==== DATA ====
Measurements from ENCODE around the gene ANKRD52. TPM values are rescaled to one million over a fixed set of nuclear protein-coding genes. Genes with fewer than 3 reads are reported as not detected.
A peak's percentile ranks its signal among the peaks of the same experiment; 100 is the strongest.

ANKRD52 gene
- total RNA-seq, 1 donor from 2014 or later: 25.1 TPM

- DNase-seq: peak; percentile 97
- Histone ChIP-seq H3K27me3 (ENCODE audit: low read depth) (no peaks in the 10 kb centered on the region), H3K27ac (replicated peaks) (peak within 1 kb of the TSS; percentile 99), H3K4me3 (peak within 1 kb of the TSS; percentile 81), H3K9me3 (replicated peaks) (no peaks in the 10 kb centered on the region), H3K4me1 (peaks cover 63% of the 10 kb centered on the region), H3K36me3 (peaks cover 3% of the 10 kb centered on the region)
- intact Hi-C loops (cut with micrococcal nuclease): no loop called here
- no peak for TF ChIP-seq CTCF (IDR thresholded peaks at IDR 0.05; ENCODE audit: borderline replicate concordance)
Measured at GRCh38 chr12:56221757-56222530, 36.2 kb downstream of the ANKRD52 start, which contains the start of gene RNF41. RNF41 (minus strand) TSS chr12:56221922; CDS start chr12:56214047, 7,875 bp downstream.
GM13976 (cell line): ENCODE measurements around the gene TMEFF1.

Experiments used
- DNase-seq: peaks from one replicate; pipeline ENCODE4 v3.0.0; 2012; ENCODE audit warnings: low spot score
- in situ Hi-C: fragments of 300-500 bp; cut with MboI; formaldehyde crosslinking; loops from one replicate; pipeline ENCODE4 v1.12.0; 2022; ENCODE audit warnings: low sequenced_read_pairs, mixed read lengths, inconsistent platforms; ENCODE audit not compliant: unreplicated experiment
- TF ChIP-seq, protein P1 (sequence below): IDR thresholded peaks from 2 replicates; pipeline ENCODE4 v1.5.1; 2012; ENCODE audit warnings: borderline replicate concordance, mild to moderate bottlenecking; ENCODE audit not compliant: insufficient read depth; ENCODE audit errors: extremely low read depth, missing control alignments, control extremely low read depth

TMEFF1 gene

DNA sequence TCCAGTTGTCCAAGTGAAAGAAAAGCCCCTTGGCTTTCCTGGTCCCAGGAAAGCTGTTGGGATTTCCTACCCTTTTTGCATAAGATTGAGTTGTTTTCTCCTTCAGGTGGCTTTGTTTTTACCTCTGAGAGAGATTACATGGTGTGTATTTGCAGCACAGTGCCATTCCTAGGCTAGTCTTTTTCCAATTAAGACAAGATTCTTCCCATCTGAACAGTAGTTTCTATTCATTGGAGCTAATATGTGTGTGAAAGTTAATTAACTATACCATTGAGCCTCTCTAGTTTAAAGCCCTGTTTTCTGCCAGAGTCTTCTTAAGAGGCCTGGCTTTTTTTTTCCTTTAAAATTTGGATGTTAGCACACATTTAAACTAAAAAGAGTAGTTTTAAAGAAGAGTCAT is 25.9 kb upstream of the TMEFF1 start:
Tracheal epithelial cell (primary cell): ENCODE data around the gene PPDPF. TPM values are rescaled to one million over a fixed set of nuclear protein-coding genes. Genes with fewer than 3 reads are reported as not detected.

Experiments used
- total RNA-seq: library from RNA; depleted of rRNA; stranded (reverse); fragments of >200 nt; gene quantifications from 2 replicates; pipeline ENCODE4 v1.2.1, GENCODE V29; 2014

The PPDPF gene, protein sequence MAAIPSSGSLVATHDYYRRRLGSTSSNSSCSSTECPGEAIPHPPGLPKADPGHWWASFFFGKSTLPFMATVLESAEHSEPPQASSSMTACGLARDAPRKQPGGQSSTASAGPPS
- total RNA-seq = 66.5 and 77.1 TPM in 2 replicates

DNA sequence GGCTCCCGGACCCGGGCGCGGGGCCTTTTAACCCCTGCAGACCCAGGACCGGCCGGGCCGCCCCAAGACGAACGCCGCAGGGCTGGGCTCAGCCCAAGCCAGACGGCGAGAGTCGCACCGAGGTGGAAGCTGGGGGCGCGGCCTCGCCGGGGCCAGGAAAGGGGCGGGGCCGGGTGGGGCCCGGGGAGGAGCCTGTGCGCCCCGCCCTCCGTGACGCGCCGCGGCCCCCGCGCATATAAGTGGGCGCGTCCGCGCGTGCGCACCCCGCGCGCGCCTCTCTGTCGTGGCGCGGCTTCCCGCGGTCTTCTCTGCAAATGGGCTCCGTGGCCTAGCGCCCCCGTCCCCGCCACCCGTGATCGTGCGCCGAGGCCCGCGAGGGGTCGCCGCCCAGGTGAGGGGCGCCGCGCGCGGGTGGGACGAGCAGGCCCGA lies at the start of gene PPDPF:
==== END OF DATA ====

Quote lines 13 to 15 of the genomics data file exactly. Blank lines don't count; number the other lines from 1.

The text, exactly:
- in situ Hi-C: fragments of 300-500 bp; cut with MboI; formaldehyde crosslinking; loops from one replicate; pipeline ENCODE4 v1.12.0; 2022; ENCODE audit warnings: low sequenced_read_pairs, mixed read lengths, inconsistent platforms; ENCODE audit not compliant: unreplicated experiment
- TF ChIP-seq, protein P1 (sequence below): IDR thresholded peaks from 2 replicates; pipeline ENCODE4 v1.5.1; 2012; ENCODE audit warnings: borderline replicate concordance, mild to moderate bottlenecking; ENCODE audit not compliant: insufficient read depth; ENCODE audit errors: extremely low read depth, missing control alignments, control extremely low read depth

TMEFF1 gene